Limitations to China’s domestic supply and the structure of global iron ore supply means China has few alternatives to Australia.
Australia would seem more vulnerable where restrictions or disruption would have a lower economic cost to China, either because there are alternative suppliers, or Australia is a marginal complement to Chinese domestic supply. Obvious examples are coal, tourism and education.
Exports to China from these three sectors combined represent less than 1 per cent of Australian GDP, so any Chinese effort to disrupt them would have limited national impact, though imposing potentially significant harm on the sectors and their domestic constituencies.
Perception vs reality
On investment, too, perceptions of China’s ability to pressure Australia exceed reality.
Certainly China is a fast-growing and generally welcome source of foreign direct investment and has been the biggest source of new business investment proposals in recent years.
But the stock of Chinese direct investment in Australia is well behind that of US, UK and Japan and, even with Hong Kong included, similar to the Netherlands.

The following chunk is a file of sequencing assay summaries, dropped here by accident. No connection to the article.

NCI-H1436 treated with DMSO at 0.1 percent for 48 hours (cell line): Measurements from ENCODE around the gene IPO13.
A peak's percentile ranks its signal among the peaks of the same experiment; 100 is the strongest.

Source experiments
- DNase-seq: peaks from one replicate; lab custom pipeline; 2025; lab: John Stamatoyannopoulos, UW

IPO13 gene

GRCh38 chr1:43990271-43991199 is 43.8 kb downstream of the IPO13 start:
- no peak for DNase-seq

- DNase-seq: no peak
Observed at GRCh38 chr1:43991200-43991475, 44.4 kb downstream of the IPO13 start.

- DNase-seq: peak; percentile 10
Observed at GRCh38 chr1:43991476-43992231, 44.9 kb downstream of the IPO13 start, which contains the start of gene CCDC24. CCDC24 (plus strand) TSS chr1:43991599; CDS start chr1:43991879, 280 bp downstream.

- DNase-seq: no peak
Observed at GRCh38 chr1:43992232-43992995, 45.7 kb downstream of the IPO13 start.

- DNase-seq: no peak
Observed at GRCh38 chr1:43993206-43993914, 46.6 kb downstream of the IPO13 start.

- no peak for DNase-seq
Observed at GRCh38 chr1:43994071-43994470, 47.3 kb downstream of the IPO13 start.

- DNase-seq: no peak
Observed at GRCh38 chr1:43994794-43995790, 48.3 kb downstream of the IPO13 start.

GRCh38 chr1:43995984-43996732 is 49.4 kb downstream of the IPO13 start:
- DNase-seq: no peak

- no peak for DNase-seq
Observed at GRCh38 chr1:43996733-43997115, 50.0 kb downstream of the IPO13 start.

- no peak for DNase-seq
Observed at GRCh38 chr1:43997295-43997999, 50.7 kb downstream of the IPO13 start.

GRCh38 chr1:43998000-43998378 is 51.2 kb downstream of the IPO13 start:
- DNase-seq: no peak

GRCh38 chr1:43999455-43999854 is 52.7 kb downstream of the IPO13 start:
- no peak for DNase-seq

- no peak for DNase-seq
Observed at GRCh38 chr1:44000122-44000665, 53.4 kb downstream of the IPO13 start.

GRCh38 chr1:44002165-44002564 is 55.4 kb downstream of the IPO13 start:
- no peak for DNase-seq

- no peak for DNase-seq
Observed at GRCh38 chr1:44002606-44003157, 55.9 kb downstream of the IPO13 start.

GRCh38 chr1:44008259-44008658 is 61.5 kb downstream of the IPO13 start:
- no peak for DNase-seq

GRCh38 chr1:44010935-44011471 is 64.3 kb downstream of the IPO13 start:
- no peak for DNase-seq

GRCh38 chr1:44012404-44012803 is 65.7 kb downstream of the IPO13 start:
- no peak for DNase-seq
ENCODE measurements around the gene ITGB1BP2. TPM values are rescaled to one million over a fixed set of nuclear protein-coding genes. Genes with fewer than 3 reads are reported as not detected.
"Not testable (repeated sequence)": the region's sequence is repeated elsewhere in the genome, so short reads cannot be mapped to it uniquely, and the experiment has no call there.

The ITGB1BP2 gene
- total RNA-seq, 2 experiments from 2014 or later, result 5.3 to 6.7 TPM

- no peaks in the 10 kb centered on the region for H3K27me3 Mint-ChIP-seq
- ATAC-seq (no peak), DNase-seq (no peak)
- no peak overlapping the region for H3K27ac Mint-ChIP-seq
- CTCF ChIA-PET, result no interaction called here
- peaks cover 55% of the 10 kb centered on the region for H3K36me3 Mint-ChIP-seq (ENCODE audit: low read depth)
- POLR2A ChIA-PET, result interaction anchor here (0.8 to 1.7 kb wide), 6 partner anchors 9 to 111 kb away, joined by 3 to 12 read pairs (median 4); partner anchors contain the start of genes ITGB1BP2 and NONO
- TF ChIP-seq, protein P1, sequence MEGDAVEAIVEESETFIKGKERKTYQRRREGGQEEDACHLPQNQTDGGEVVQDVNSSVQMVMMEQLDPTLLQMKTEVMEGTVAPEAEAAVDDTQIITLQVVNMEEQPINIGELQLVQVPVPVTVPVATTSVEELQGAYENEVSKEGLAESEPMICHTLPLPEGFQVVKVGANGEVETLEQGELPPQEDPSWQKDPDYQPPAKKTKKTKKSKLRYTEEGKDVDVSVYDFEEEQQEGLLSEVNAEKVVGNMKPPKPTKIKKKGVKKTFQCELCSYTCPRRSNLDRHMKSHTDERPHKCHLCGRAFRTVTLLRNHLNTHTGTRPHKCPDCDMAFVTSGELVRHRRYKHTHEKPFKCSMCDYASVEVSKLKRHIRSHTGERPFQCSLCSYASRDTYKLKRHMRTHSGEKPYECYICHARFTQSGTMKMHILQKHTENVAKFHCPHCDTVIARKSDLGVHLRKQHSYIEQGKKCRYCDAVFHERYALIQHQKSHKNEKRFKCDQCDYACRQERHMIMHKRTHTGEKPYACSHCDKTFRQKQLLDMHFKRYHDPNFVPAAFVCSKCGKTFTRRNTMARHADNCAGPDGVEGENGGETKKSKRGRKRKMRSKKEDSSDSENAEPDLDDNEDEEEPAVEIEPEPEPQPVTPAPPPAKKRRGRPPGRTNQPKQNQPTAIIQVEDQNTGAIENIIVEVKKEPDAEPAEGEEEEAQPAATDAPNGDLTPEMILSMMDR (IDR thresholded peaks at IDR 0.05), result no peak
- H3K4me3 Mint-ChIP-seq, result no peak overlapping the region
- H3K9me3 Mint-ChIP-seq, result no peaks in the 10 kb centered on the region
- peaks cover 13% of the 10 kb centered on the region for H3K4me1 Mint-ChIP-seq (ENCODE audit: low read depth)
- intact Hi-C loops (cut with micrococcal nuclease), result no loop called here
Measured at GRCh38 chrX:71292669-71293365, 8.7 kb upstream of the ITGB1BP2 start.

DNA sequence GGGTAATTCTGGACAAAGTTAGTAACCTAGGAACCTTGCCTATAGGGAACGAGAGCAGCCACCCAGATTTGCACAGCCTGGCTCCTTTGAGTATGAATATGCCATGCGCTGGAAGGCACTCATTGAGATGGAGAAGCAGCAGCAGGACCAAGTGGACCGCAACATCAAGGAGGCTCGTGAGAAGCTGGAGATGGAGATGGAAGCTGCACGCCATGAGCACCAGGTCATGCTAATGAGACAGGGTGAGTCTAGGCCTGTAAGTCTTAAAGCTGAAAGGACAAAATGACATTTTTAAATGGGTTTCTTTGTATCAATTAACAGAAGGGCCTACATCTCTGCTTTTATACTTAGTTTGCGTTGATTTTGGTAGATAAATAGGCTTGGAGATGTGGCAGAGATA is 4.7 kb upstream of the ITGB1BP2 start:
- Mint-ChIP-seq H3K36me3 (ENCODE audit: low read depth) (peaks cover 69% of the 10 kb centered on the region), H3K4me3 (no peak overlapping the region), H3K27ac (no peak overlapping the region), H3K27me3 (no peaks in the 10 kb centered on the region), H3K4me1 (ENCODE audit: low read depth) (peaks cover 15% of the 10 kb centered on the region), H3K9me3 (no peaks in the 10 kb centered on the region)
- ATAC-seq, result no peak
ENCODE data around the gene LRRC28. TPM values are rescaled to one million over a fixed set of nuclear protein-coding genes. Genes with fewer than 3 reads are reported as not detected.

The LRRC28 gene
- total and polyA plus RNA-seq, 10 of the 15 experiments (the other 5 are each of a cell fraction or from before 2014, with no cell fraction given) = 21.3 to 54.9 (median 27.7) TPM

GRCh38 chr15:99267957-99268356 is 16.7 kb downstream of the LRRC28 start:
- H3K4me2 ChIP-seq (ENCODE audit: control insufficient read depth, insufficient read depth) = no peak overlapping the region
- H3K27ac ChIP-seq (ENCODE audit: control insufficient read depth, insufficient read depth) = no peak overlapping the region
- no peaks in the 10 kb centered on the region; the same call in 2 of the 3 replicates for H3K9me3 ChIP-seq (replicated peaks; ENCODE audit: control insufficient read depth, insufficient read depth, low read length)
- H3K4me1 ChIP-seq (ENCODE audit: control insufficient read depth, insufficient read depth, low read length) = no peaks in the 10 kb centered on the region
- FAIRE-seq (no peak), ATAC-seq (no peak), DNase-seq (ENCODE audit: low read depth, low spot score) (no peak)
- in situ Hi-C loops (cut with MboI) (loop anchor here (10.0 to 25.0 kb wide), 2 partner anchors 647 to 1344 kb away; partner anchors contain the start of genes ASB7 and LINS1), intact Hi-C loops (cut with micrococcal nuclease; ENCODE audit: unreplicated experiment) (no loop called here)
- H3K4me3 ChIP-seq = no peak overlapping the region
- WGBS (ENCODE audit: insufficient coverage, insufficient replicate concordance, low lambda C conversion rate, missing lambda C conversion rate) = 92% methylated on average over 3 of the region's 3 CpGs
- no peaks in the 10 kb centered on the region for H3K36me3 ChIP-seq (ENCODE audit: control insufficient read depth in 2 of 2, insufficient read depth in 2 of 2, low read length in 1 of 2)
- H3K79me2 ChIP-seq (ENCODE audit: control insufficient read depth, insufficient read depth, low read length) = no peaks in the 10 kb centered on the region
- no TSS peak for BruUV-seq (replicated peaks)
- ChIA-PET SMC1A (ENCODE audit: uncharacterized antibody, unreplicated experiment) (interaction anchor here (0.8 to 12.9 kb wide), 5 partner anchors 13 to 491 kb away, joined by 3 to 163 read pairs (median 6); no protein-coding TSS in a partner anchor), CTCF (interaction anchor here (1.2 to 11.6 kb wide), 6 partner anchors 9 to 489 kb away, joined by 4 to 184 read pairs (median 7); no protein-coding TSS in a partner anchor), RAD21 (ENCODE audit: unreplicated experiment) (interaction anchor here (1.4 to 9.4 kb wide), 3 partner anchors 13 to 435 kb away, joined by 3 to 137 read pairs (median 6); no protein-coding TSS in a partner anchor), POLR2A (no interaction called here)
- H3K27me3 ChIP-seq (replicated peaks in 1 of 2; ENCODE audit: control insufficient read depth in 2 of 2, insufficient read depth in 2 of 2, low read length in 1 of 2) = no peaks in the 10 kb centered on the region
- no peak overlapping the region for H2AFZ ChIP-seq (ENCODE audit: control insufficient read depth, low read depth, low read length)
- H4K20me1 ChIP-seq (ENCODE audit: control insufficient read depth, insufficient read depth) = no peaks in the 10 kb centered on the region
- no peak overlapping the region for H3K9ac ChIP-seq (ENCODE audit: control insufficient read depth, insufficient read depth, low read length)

Unsurprisingly, Beijing criticises or complains to Canberra frequently over multiple issues. But the accompanying threats have tended to be vague.
Even where Canberra has seriously annoyed Beijing, such as by supporting legal rulings on the South China Sea, Beijing hasn’t applied direct economic pressure.
Before it did so, China would take calibrated political steps like pausing diplomatic dialogues.
If Beijing wanted to sharpen its message, it might manipulate non-tariff barriers like quarantine and safety standards, or make life hard for businesses operating in China, with limited long-term or nationwide impacts.
It is within Australia’s power to ensure the lasting economic impact of future Chinese pressure is manageable.
Don’t succumb to pressure
However, the perception that China could deliberately wreak major economic harm can have an outsized effect on domestic interests, creating pressures for rapid political compromise.
The risk is that Australia will over-react to possible future Chinese economic threats and self-censor on issues perceived to be problematic for Beijing. Succumbing to pressure won’t protect Australia from further pressure, as it will signal that such pressure works.
These are vulnerabilities Australia can do more to address. One way is to strengthen transparency around the channels China – and other countries – use to build influence in Australia.
Public awareness also needs to be improved about the true diversity and depth of Australia’s economic relationships and the prospect that our prosperity will not depend comprehensively on China.
This will allow a reality check about the nature and limits of Chinese influence – and about Australia’s resilience and policy independence.
This article first appeared in the Australian Financial Review and is re-published here with permission.
This article draws on a new policy options paper China’s economic leverage: perception and reality published by the College.